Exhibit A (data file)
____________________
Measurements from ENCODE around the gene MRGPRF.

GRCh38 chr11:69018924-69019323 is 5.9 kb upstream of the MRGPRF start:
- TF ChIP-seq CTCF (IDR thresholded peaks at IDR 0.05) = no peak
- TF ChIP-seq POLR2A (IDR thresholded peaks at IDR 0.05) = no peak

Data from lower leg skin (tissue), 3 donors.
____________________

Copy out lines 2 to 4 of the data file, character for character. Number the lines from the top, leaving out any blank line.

GRCh38 chr11:69018924-69019323 is 5.9 kb upstream of the MRGPRF start:
- TF ChIP-seq CTCF (IDR thresholded peaks at IDR 0.05) = no peak
- TF ChIP-seq POLR2A (IDR thresholded peaks at IDR 0.05) = no peak